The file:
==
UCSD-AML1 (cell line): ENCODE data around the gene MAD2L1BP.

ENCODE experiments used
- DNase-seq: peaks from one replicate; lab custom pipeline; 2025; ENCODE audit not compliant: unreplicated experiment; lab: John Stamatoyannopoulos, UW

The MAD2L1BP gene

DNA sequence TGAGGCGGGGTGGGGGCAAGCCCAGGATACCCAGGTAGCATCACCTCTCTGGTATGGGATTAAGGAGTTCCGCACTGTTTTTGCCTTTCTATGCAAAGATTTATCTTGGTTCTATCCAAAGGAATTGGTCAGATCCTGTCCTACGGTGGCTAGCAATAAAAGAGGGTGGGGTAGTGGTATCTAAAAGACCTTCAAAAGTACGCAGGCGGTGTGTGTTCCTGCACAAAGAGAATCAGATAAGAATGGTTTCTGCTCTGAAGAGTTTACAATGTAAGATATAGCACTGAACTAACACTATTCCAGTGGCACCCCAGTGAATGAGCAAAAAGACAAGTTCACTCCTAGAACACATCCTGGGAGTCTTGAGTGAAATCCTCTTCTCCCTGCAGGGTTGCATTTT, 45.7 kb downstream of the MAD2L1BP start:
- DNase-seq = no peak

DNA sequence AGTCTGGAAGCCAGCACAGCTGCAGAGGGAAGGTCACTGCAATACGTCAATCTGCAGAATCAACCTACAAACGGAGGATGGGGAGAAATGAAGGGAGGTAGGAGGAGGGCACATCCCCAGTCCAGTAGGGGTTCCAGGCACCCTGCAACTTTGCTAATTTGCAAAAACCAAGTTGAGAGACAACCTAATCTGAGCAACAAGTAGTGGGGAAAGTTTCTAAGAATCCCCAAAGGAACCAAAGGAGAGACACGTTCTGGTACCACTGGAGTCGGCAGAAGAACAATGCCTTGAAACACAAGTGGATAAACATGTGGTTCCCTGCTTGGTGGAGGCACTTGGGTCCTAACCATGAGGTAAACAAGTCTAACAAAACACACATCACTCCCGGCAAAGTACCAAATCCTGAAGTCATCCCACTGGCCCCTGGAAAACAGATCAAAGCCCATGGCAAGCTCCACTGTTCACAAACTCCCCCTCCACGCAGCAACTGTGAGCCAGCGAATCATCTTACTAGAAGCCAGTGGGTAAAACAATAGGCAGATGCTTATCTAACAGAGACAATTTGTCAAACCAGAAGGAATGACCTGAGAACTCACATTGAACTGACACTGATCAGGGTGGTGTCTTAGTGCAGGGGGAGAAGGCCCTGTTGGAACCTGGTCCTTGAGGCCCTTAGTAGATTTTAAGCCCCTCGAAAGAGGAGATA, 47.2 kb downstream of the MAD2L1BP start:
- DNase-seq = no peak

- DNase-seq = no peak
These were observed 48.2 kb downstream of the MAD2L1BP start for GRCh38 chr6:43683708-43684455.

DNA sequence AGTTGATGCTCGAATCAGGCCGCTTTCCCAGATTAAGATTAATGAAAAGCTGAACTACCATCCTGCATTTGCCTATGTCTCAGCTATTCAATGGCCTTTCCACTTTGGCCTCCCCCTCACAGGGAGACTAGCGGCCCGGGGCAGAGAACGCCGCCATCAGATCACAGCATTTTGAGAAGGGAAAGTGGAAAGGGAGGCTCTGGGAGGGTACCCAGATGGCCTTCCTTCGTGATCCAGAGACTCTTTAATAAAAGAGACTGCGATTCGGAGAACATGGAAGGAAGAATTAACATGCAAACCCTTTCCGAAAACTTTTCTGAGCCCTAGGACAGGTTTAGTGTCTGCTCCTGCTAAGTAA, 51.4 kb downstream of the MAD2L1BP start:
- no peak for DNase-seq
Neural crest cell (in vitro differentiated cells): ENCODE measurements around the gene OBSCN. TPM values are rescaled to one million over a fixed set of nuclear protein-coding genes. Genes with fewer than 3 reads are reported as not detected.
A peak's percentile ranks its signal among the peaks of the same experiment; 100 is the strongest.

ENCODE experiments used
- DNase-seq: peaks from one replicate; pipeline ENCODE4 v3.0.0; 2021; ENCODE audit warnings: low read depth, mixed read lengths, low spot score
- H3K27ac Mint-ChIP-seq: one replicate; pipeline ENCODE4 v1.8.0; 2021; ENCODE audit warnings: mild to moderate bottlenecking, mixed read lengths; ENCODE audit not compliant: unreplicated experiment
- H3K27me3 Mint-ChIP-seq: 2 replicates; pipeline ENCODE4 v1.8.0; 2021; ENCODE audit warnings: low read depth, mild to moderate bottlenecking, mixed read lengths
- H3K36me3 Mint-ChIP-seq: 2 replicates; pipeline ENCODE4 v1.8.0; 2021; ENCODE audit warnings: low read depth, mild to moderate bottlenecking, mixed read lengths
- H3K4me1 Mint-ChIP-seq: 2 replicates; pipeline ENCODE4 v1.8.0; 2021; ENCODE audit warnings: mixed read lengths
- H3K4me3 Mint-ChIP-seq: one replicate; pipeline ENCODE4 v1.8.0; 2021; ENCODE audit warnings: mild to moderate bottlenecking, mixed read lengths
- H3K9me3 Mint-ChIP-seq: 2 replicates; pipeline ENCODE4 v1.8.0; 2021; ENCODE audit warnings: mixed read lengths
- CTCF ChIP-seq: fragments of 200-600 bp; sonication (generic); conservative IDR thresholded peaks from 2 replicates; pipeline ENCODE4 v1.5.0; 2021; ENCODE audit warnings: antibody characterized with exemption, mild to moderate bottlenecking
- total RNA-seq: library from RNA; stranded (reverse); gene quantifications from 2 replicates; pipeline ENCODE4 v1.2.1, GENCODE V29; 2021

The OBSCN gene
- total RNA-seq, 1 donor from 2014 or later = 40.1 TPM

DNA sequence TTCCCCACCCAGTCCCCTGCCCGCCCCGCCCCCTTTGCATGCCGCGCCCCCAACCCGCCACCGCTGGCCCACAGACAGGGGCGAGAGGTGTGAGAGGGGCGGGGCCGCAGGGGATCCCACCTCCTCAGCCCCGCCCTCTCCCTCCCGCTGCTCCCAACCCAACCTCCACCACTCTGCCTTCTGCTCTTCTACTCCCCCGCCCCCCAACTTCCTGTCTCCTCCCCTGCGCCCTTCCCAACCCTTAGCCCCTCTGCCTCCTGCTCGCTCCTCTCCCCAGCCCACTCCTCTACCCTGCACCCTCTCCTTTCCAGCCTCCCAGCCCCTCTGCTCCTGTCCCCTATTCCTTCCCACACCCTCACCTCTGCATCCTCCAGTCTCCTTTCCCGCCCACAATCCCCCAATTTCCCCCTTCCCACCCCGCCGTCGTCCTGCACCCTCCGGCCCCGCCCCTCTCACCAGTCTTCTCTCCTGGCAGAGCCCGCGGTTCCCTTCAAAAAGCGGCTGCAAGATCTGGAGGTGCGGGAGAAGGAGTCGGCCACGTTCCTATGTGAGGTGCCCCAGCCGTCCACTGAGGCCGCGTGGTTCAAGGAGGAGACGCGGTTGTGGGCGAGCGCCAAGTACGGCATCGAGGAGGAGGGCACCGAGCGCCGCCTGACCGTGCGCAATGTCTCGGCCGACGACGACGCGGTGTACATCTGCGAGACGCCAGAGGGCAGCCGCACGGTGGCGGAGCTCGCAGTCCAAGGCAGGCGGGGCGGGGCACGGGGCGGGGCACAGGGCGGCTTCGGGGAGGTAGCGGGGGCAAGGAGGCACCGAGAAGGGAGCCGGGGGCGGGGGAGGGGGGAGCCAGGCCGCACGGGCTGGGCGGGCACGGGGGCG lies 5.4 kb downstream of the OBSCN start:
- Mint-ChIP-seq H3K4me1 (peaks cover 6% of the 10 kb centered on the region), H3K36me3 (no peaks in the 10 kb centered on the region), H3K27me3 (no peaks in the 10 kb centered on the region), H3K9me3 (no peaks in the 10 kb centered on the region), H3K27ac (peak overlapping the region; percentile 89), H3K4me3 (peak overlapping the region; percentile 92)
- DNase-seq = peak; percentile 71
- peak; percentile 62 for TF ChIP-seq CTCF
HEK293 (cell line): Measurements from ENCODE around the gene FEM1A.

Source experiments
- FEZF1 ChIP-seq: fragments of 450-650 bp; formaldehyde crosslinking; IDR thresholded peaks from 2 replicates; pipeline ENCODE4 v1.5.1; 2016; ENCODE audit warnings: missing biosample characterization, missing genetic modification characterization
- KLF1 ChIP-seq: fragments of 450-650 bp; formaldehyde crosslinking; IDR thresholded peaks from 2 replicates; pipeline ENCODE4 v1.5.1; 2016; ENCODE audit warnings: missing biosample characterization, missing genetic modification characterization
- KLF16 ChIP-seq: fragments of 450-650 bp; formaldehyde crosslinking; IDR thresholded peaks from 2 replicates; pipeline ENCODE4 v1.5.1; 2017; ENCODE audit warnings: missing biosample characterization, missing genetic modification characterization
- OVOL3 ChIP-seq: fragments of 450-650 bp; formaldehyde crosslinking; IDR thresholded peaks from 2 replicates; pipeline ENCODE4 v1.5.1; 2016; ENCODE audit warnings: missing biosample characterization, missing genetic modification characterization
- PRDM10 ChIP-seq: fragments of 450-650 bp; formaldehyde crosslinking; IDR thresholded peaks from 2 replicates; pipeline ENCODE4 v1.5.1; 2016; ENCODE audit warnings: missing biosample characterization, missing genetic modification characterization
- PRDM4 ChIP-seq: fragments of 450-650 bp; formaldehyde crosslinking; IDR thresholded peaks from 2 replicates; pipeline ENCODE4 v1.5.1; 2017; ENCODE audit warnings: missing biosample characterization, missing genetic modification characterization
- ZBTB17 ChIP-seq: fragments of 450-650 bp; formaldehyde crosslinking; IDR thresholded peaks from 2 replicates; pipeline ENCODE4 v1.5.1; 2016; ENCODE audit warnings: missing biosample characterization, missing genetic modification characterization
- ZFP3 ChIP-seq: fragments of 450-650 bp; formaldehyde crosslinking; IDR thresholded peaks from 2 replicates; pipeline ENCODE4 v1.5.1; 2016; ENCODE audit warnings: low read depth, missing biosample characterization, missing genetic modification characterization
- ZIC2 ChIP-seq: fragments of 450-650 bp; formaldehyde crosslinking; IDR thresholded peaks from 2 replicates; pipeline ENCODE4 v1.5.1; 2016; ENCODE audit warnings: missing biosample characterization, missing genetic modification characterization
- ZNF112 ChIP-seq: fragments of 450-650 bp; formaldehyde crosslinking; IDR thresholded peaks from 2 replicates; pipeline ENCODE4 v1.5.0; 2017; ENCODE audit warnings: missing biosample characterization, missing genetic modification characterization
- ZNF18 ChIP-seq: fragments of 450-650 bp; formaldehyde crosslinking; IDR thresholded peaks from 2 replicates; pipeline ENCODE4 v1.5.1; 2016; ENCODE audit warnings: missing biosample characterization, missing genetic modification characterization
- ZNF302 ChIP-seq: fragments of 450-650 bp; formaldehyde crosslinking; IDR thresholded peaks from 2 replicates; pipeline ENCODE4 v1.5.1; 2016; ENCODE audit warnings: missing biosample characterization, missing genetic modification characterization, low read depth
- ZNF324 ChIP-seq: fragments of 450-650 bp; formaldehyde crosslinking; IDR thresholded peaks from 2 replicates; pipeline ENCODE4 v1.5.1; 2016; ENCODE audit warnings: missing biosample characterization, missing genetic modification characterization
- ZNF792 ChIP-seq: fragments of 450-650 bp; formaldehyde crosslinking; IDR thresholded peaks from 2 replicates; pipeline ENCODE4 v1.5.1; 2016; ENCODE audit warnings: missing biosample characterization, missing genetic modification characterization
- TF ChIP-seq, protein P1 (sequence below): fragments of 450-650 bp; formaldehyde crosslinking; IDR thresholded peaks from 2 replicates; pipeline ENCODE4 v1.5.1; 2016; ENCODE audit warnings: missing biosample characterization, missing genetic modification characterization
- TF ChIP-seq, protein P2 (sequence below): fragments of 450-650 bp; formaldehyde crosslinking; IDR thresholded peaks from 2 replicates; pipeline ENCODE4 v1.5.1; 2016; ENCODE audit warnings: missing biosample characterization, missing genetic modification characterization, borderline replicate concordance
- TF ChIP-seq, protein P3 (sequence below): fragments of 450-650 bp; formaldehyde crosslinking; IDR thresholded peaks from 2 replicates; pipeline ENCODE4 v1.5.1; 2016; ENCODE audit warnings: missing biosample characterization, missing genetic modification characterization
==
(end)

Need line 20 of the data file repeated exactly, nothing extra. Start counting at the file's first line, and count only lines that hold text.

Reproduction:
- H3K4me1 Mint-ChIP-seq: 2 replicates; pipeline ENCODE4 v1.8.0; 2021; ENCODE audit warnings: mixed read lengths